You, and your loved ones’ banks are an easy place to start looking for startup funding. This of course can be an uncomfortable topic to broach, so it’s important you set clear expectations of what their money will help you achieve, how long it will take you to pay back, and at what interest rate. Relying on friends and family may not be a great long-term strategy as they likely have more finite funds than more formal options listed below.

Angel Investors

Stages: Pre-Seed, Seed, Series A

More Experienced Funders

No Personal Financial Risk

More Funding

Pros

Don’t need to repay
Business Support
Access to Resources

Cons

Loss of Control
Loss of Ownership
Difficult to Aquire

An Angel Investor is a wealthy individual that’s looking to get involved in a business during the early stages through an equity investment. Because an Angel Investor is purchasing a percentage of your company, you typically will not need to repay these funds. They, like a Venture Capital investor, are taking a risk investing in your company, which means they will likely want to have some involvement in your operations.

Crowd Funding

Stages: Pre-Seed and Seed

Less Experienced Funders

No Personal Financial Risk

Funding Varies

Pros

Large pool of funders
Early marketing
Less personal risk

Cons

Unclear structure
Additional fees
Public access to your ideas

Over the past two decades websites like Kickstarter and Go Fund Me have made crowdsourcing your startup an accessible way to fund your business. By pursuing this funding strategy, you’ll be able to reach a larger audience of potential funders – and future customers. There are three strategies people tend to rely on to get strangers to participate in their crowdfunding:

  • Perks: offering rewards, like early access to products or a sit sit-down with the business owner
  • Ownership: offering equity in the business and giving investors of a fixed level a percentage of your profits
  • Connection: finding a message/product that inspires and people can connect with

Venture Capital

Stages: Series Funding

More Experienced Funders

No Personal Financial Risk

More Funding

Pros

Don’t need to repay
Business support
Access to resources

Cons

Loss of control
Loss of ownership
Difficult to aquire

When it comes to Venture Capital (VC), startups offer equity (partial ownership) of their business to an interested investor who in turn provides financial and technical support and shares in your profits. This investor could be a business, a firm, or a group of individuals who that are interested in developing businesses. A VC differs from an Angel Investor, in that it can typically provide more money, requests a larger stake in your business, and has more involvement in your business processes. When pursuing a relationship with a VC you should think of this like you’re gaining a new business partner.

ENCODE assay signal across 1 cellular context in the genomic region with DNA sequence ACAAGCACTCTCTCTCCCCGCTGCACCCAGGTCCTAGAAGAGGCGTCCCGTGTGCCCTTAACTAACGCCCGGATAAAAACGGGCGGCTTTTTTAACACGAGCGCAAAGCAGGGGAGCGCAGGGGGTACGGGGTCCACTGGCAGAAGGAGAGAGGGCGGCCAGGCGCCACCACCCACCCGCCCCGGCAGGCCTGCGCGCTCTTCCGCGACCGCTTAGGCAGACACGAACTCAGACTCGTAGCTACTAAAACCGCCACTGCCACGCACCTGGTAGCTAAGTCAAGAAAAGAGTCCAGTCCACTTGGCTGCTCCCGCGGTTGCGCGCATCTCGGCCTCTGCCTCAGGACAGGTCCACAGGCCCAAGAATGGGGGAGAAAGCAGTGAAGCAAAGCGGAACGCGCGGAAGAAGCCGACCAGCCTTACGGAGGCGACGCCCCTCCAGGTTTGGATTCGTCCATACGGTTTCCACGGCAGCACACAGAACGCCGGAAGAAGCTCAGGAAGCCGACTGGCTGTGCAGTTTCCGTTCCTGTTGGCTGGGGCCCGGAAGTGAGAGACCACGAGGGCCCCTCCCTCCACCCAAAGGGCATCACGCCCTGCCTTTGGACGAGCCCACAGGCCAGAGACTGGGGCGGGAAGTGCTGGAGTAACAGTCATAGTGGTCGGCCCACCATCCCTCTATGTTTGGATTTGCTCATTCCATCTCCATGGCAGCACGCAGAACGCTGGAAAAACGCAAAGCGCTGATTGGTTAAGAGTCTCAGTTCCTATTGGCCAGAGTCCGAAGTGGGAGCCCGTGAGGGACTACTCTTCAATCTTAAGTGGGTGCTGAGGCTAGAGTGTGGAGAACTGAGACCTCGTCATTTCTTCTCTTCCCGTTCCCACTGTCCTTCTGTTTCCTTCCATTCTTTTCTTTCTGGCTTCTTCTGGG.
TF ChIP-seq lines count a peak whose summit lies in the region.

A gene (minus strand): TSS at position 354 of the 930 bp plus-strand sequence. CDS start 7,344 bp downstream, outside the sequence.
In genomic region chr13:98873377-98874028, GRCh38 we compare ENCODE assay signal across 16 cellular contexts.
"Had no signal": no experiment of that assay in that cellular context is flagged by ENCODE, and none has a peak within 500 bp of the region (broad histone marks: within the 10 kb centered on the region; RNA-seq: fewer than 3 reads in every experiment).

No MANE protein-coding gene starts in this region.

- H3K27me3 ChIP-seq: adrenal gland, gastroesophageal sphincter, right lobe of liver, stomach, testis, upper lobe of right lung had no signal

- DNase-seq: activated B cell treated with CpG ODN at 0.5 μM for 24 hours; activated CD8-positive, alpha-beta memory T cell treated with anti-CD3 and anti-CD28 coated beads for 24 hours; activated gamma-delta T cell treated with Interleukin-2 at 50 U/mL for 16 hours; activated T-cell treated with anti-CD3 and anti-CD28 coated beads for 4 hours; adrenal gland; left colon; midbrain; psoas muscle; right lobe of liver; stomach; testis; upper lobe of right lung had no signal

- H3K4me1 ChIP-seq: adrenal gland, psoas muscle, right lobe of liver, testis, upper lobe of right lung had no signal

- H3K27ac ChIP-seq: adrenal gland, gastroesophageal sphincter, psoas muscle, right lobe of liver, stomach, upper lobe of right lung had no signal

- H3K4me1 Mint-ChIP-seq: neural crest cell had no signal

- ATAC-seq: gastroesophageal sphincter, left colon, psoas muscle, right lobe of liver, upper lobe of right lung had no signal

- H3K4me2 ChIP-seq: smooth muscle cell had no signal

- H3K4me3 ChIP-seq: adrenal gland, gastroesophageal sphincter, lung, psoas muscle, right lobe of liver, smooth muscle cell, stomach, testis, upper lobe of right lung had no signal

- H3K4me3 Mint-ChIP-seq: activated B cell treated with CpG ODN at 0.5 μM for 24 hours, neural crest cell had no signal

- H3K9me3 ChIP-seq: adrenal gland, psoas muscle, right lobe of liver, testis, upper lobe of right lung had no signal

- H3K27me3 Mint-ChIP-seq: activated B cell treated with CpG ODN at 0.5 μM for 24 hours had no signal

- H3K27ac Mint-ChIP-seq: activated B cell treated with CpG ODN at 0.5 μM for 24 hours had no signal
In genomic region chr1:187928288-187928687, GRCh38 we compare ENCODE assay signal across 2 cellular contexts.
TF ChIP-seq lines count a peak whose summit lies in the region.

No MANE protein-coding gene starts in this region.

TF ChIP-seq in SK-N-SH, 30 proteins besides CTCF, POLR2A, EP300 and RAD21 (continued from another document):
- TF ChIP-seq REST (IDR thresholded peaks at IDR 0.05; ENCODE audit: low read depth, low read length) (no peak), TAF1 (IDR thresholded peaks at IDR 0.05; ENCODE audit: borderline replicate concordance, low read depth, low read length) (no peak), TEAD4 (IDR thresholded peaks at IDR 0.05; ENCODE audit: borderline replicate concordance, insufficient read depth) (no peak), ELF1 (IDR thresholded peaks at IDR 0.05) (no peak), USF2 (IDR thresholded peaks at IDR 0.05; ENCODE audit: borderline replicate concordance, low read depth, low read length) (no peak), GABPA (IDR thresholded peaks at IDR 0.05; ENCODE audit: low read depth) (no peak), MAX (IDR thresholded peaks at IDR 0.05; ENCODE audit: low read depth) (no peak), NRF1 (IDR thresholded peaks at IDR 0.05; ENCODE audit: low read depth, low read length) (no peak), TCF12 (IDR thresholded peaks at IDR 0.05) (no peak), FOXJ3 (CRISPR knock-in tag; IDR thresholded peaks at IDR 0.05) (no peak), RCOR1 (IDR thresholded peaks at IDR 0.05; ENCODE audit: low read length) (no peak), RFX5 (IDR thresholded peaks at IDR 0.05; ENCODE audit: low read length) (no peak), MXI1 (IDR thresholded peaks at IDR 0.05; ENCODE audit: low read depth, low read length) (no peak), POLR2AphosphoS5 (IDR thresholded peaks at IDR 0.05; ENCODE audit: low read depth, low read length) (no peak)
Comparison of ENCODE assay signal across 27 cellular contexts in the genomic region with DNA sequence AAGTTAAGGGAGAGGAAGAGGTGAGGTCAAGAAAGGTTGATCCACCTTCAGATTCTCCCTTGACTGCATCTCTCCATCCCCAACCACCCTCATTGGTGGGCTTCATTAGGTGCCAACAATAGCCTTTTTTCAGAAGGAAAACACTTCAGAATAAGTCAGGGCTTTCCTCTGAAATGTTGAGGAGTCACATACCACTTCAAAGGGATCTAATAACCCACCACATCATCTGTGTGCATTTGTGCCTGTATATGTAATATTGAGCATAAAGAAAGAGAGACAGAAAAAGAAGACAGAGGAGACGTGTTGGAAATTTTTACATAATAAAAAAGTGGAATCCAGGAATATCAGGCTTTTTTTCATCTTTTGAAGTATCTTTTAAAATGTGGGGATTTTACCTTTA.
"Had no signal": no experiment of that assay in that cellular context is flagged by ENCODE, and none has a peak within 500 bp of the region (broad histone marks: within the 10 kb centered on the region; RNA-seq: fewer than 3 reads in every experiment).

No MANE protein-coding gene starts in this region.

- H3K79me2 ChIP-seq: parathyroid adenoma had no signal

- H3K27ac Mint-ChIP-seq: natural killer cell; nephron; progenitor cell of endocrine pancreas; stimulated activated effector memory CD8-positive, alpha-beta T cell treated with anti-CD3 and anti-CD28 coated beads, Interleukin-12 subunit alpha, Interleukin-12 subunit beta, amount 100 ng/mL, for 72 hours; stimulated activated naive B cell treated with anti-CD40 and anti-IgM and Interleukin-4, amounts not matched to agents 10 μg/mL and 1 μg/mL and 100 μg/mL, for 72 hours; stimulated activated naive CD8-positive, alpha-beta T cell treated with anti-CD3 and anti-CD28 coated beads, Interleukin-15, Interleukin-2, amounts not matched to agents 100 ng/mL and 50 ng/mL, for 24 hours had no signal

Small Business Loans

Stages: Pre-seed, Seed & Series Funding

No Funders or Guidance

Personal Financial Risk

More Funding

Pros

Maintain ownership
Boost in cashflow

Cons

Need to repay + interest
Difficult to aquire
Use restrictions

There are loans specifically geared toward small businesses and can be funded by banks, microlenders, or through organizations that specifically fund small businesses. These can be used to purchase equipment, pay staff, cover rent, anything associated with operating your business. Like a personal loan, you’ll want to review all terms and find a loan with a reasonable interest rate. In order to secure a loan you’ll need:

  • Business plan
  • Expense sheet
  • Financial projections
  • Good credit

If you’re struggling to understand the stages and types of funding you can reach out to our professionals for guidance or subscribe to our monthly newsletter to continue to receive tips and insights.

Rosa Lee Timm
Rosa Lee Timm
Division President & CMO
Dallas McCarthy
Venture Fund Associate
Ben Daniel
Director of Financial Planning & Analysis